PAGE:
Although the Chinese space program is still playing catch-up with the Russian and USA space achievements to date, it has undoubtedly come a long way in a very short 10 year period, including its first spacewalk, first woman in space, first space station called Tiangong-1, and first space docking procedure.
Chinese ambitions stretch much further than this though, and with a growing economy behind them, they are due to replace Tiangong-1 with a larger, three-module permanent station, Tiangong 2, seven years from now.
Ultimately though, future plans will need the support and interest of future generations of scientists and researchers, and thus, astronauts aboard Tiangong-1 this week have broadcast a lecture designed to popularise the space program among the young Chinese population.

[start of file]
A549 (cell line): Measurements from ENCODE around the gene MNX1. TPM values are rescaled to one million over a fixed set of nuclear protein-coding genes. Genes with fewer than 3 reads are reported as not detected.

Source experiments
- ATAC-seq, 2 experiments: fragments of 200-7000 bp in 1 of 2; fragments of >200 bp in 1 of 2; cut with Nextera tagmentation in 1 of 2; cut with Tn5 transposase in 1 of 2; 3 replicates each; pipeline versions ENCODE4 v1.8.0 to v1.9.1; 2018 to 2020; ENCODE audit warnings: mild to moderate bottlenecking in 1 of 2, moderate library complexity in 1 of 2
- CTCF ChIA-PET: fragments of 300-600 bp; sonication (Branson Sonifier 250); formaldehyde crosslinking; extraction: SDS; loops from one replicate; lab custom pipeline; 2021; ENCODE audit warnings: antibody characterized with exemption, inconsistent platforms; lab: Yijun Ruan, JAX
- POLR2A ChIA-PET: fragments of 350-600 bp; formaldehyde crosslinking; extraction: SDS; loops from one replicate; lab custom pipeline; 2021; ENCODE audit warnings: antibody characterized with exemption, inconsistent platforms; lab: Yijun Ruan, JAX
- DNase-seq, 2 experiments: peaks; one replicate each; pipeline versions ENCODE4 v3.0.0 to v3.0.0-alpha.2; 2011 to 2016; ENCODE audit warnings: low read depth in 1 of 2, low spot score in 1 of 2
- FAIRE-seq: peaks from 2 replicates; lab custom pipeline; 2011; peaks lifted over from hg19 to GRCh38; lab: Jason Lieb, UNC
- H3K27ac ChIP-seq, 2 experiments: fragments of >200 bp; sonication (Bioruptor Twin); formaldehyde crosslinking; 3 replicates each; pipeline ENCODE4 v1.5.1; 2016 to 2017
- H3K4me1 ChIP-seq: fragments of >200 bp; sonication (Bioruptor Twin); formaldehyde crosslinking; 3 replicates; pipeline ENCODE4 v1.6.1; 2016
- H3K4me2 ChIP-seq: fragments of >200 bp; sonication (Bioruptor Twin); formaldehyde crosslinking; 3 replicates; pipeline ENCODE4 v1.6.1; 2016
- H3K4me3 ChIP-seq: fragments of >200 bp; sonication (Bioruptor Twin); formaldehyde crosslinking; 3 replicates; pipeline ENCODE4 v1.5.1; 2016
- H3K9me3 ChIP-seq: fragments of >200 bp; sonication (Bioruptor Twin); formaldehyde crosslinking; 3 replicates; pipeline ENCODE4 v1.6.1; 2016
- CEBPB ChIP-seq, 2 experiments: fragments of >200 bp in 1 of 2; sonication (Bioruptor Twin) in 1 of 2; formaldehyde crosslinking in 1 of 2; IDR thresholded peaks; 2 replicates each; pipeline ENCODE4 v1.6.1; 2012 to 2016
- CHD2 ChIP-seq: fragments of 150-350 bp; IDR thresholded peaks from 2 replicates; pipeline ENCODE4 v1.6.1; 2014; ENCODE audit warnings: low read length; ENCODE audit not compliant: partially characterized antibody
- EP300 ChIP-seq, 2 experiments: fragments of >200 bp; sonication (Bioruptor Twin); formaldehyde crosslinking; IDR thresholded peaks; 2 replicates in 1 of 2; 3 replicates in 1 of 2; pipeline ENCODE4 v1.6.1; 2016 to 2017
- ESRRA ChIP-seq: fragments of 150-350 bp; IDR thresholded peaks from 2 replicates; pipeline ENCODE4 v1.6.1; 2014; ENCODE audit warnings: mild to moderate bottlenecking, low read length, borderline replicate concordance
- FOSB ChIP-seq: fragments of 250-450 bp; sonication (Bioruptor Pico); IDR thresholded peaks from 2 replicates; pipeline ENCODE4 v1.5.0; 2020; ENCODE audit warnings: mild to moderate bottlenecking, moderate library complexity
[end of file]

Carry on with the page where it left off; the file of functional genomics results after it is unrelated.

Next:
Wang Yaping, China’s second woman in space, has been demonstrating the principles of weightlessness in space, playing with droplets of water and gyroscopes, and swinging a ball around on a tether to show how weightlessness affects objects in motion.
The three Chinese astronauts involved answered live questions from around 330 schoolchildren gathered together at an auditorium in Beijing during the 51-minute lesson, whilst another 60 million children are reported to have been watching the live broadcast from their classrooms.
If they can capture the imaginations and enthusiasm of even a tiny percentage of this vast pool of young minds and talent, then all bodes well for the future progress of the Chinese space program.